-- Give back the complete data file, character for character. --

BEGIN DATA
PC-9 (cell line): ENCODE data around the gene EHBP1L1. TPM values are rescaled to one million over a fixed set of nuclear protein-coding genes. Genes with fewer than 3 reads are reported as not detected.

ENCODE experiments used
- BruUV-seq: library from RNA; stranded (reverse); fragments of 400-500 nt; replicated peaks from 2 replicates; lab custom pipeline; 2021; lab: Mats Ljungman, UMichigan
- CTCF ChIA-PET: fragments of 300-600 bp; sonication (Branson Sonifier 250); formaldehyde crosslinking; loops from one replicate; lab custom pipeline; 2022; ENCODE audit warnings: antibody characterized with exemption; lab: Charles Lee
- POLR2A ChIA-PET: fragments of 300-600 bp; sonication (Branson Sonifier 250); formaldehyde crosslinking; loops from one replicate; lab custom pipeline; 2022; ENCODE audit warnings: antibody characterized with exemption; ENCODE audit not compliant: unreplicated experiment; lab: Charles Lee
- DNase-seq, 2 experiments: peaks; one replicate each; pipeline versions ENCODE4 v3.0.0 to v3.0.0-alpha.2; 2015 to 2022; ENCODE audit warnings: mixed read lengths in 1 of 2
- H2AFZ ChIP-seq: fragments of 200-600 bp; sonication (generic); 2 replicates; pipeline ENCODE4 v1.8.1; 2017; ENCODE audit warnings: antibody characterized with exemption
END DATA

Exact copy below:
PC-9 (cell line): ENCODE data around the gene EHBP1L1. TPM values are rescaled to one million over a fixed set of nuclear protein-coding genes. Genes with fewer than 3 reads are reported as not detected.

ENCODE experiments used
- BruUV-seq: library from RNA; stranded (reverse); fragments of 400-500 nt; replicated peaks from 2 replicates; lab custom pipeline; 2021; lab: Mats Ljungman, UMichigan
- CTCF ChIA-PET: fragments of 300-600 bp; sonication (Branson Sonifier 250); formaldehyde crosslinking; loops from one replicate; lab custom pipeline; 2022; ENCODE audit warnings: antibody characterized with exemption; lab: Charles Lee
- POLR2A ChIA-PET: fragments of 300-600 bp; sonication (Branson Sonifier 250); formaldehyde crosslinking; loops from one replicate; lab custom pipeline; 2022; ENCODE audit warnings: antibody characterized with exemption; ENCODE audit not compliant: unreplicated experiment; lab: Charles Lee
- DNase-seq, 2 experiments: peaks; one replicate each; pipeline versions ENCODE4 v3.0.0 to v3.0.0-alpha.2; 2015 to 2022; ENCODE audit warnings: mixed read lengths in 1 of 2
- H2AFZ ChIP-seq: fragments of 200-600 bp; sonication (generic); 2 replicates; pipeline ENCODE4 v1.8.1; 2017; ENCODE audit warnings: antibody characterized with exemption